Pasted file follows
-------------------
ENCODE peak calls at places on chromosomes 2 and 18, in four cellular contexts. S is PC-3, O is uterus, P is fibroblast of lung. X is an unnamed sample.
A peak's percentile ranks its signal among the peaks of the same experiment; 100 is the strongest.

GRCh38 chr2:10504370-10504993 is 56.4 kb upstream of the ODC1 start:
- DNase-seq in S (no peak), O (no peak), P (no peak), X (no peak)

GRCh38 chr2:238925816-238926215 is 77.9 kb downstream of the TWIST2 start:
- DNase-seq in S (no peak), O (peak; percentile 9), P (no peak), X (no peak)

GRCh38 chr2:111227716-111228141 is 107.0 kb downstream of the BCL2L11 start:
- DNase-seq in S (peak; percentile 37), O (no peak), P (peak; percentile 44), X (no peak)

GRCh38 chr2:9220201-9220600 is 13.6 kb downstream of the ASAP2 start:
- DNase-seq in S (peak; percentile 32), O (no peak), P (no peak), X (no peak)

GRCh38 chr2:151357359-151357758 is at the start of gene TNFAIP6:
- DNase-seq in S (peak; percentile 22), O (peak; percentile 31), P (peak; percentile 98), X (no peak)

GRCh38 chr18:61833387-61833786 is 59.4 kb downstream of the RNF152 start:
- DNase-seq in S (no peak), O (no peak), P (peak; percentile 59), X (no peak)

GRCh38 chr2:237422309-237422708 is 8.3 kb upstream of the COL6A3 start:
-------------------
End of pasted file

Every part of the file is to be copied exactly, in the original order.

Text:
ENCODE peak calls at places on chromosomes 2 and 18, in four cellular contexts. S is PC-3, O is uterus, P is fibroblast of lung. X is an unnamed sample.
A peak's percentile ranks its signal among the peaks of the same experiment; 100 is the strongest.

GRCh38 chr2:10504370-10504993 is 56.4 kb upstream of the ODC1 start:
- DNase-seq in S (no peak), O (no peak), P (no peak), X (no peak)

GRCh38 chr2:238925816-238926215 is 77.9 kb downstream of the TWIST2 start:
- DNase-seq in S (no peak), O (peak; percentile 9), P (no peak), X (no peak)

GRCh38 chr2:111227716-111228141 is 107.0 kb downstream of the BCL2L11 start:
- DNase-seq in S (peak; percentile 37), O (no peak), P (peak; percentile 44), X (no peak)

GRCh38 chr2:9220201-9220600 is 13.6 kb downstream of the ASAP2 start:
- DNase-seq in S (peak; percentile 32), O (no peak), P (no peak), X (no peak)

GRCh38 chr2:151357359-151357758 is at the start of gene TNFAIP6:
- DNase-seq in S (peak; percentile 22), O (peak; percentile 31), P (peak; percentile 98), X (no peak)

GRCh38 chr18:61833387-61833786 is 59.4 kb downstream of the RNF152 start:
- DNase-seq in S (no peak), O (no peak), P (peak; percentile 59), X (no peak)

GRCh38 chr2:237422309-237422708 is 8.3 kb upstream of the COL6A3 start: